'You know your problem, you keep it all in'

Emma Davies (Oxford Brookes University) reports from a symposium at the Society's Annual Conference.

So sang The Beautiful South in 1989, and according to Dr Mark Wetherell and colleagues at this Psychobiology Section symposium, convened by Michael Smith (Northumbria University), they had a point. This diverse session explored a variety of methods to assess emotional expressiveness interventions.

Some of the talks were about therapeutic writing, which involves writing down your deepest thoughts and feelings about emotional issues, a method which has been associated with improved mental and physical health. Dr Catherine Loveday from University of Westminster recruited students who were facing the stress of an upcoming presentation. She asked half to write about how stressful this event would be and half to write about brushing their teeth. Whilst all participants experienced an increase in stress in the run up to the presentation, the drop in stress afterwards was related to the emotional content of their writing. In other words, writing about stress may help you recover from it.

Dr Wetherell’s study aimed to help caregivers; a group of people who are under a lot of stress and have very little time, to incorporate this practice. While benefits have been shown to a variety of population groups within the lab, Wetherell wanted to know if caregivers could benefit from writing interventions within their own homes. Rather than writing about their ongoing stresses, caregivers were asked to write about finding the positives in adversity, as this has been shown to enable people to seek our social interactions and support. Further challenges within this group are that their everyday lives are extremely hard, and so it was important to think carefully about a control writing intervention. To overcome this, participants were asked to write about a neutral landscape. Study findings suggested that this intervention could bring out changes in wellbeing though the expression of positive emotions, and it was feasible to undertake these tasks within the home. However, not all carers were able to engage with the task, and some even swore at the researchers, incredulous at the request.

These individuals may have been better participants for Dr Richard Stephen’s study on the effects of swearing on strength and power performance. ‘Lalochezia’ is a term used to describe the use of foul language to relieve pain. Stephens, from Keele University, has conducted previous studies that have demonstrated that participants who swear out loud whilst their hands are immersed in ice cold water are able to withstand the pain for longer. He has now extended this work and found that participants who swore increased their pedalling power and exerted more grip force. But why does this occur and should we use swearing more strategically in our daily lives? Stephens suggests that swearing could raise levels of aggression, leading to an increased ability to withstand pain. It is also linked to emotion and letting off stream. Another explanation could be that swearing is linked to disinhibition, such that we are less concerned with possible embarrassment associated with over exertion or injury. So much so, we let down our guard and focus more on the task at hand, leading to increased performance.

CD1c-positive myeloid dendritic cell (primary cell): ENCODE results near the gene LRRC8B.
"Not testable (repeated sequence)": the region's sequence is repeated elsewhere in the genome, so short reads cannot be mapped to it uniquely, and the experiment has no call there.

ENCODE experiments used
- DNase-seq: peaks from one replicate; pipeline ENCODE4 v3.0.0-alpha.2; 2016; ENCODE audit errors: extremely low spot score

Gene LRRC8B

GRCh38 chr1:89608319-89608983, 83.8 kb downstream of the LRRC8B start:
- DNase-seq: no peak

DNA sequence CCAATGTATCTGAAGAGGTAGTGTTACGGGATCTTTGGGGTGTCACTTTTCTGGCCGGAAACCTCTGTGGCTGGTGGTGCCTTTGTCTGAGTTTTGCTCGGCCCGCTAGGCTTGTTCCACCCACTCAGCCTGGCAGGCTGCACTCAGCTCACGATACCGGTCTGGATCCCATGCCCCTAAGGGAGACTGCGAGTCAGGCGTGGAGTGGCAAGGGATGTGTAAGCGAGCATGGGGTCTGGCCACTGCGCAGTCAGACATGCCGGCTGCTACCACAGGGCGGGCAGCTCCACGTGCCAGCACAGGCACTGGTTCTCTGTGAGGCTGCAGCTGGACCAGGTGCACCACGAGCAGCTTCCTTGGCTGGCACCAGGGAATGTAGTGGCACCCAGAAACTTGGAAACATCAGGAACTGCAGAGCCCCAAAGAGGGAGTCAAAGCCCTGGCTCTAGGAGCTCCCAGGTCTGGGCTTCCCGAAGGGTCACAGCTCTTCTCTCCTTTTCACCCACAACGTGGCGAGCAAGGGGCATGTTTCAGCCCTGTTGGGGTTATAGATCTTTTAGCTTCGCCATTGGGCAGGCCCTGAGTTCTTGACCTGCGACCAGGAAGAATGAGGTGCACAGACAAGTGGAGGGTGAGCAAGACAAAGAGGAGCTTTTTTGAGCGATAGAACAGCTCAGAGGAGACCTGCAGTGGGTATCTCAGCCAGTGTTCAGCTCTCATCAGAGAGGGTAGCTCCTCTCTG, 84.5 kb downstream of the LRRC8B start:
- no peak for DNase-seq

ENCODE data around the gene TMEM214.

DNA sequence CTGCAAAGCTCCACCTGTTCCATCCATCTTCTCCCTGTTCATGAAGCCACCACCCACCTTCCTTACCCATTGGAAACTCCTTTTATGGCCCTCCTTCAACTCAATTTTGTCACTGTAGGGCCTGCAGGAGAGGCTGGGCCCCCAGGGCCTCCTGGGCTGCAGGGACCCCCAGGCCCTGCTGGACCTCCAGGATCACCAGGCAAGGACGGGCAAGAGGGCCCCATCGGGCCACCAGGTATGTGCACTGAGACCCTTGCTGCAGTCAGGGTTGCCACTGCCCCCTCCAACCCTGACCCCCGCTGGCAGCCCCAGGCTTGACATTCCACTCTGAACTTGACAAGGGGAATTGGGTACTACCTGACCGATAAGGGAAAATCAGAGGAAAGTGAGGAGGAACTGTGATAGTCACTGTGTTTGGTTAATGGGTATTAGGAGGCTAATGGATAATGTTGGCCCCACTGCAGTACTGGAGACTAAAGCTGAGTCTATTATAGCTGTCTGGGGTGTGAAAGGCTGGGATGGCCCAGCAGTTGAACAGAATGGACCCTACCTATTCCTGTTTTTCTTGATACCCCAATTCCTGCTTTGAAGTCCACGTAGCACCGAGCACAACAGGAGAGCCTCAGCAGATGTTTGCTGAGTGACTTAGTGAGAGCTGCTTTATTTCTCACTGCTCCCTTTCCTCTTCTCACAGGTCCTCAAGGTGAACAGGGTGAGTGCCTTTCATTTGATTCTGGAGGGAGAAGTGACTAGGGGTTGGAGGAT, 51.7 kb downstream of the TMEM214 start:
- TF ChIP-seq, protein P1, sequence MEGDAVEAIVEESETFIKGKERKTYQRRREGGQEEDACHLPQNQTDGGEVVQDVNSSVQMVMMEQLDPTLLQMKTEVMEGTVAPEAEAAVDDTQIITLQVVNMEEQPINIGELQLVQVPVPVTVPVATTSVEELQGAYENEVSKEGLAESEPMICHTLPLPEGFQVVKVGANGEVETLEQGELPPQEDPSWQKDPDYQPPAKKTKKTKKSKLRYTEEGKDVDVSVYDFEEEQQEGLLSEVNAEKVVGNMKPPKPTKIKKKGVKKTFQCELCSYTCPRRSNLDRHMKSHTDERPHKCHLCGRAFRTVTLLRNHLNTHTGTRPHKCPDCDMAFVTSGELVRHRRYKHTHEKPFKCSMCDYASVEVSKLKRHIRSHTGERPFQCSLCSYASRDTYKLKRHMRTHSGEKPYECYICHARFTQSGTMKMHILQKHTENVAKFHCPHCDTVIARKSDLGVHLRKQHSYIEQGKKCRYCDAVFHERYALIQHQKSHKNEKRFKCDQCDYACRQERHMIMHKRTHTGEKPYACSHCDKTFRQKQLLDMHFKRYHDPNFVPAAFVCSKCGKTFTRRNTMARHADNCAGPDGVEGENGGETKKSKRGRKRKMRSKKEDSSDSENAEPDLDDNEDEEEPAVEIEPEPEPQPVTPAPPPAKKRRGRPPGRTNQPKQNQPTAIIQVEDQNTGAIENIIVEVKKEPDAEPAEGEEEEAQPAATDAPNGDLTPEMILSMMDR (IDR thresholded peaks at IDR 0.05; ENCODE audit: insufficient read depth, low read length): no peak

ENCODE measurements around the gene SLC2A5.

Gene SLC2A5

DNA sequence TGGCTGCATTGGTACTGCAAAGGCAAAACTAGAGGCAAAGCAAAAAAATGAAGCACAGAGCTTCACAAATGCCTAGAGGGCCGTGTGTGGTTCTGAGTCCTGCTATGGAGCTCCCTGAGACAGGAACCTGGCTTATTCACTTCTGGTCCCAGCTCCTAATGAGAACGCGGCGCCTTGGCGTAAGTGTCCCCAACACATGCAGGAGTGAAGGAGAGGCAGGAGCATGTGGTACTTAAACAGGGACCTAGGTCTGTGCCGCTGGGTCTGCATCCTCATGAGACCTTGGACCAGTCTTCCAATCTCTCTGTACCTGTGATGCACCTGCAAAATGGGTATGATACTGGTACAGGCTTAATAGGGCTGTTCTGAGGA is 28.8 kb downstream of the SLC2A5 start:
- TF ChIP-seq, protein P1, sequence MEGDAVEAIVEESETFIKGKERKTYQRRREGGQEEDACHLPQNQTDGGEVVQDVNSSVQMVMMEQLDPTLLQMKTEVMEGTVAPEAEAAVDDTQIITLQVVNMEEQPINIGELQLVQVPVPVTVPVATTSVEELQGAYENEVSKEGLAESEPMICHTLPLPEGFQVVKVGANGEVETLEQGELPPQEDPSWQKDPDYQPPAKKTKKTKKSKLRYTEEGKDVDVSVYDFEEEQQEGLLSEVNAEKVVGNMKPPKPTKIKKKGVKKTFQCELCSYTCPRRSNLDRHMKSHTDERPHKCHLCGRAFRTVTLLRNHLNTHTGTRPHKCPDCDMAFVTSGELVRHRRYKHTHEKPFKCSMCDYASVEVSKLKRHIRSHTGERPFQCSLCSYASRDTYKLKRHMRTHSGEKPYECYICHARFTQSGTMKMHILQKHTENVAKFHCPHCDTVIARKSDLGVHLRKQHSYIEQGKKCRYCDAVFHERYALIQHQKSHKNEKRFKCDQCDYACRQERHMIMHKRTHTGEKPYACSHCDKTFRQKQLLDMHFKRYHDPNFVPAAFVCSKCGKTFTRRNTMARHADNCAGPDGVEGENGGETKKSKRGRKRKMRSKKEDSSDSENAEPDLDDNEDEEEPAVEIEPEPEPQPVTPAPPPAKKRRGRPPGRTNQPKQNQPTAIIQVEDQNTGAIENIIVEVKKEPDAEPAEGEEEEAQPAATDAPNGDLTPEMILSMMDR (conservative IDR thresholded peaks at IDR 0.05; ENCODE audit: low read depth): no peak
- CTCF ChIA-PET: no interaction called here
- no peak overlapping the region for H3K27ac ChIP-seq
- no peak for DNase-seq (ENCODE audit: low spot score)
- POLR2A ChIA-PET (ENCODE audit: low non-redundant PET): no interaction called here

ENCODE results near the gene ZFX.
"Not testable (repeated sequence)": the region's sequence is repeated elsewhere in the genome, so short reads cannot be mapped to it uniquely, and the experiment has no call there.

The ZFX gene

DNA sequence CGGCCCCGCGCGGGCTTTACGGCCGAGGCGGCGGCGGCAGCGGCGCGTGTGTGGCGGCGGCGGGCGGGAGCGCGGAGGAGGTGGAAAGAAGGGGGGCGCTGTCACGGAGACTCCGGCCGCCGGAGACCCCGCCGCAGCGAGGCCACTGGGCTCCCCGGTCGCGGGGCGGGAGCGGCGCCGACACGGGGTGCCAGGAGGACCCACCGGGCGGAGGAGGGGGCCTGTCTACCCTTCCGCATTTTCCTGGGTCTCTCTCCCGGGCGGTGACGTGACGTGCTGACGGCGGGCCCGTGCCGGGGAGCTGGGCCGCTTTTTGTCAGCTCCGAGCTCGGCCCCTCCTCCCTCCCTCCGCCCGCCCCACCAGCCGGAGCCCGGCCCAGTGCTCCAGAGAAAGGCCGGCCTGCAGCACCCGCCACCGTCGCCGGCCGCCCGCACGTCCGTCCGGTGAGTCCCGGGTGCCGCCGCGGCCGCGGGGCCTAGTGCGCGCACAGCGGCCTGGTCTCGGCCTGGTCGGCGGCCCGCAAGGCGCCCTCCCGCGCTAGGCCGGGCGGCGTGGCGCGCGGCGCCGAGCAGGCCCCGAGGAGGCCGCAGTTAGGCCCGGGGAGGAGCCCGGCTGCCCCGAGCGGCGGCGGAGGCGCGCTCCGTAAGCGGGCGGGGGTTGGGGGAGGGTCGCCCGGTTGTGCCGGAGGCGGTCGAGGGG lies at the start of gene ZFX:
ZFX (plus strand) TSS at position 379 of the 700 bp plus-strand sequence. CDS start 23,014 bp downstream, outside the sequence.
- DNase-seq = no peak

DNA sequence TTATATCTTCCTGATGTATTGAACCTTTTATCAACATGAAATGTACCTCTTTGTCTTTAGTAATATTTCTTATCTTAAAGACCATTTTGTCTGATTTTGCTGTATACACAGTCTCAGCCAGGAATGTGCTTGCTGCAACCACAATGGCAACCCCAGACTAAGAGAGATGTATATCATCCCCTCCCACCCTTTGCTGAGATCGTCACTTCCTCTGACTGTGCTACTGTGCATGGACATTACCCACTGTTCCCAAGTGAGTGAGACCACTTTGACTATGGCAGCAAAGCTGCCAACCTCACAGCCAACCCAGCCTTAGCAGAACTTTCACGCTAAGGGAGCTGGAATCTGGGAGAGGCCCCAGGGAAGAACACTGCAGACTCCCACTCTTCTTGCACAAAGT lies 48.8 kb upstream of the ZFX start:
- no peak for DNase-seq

Professor Daryl O’Connor from the University of Leeds also contributed to the symposium, describing important links between perseverative cognition and health behaviours. Perseverative cognition is a term to describe thinking about negative past or future events and includes rumination and worry, which are linked to stress. In a systematic review O’Connor found that perseverative cognition was associated with increases in health risk behaviours such as substance use, alcohol, unhealthy eating and smoking. He pointed out that most of the 19 included studies did not specifically set out to explore health behaviours, and so this might be an important area to explore further within the literature. High levels of rumination and worry might impede people’s ability to engage in emotional expression in general, and could mediate the effect of emotional expressiveness interventions.

Overall, the message from this symposium is that letting off steam and expressing our emotions is important for wellbeing. So perhaps next time you are facing a challenging event, you could put this to the test and write about the stress you’ll feel, or failing that, pick your favourite swear word and let it all out. 

- You can find lots more coverage from the Society's Annual Conference here, and coming up in the July print edition. Find out about our 2018 event

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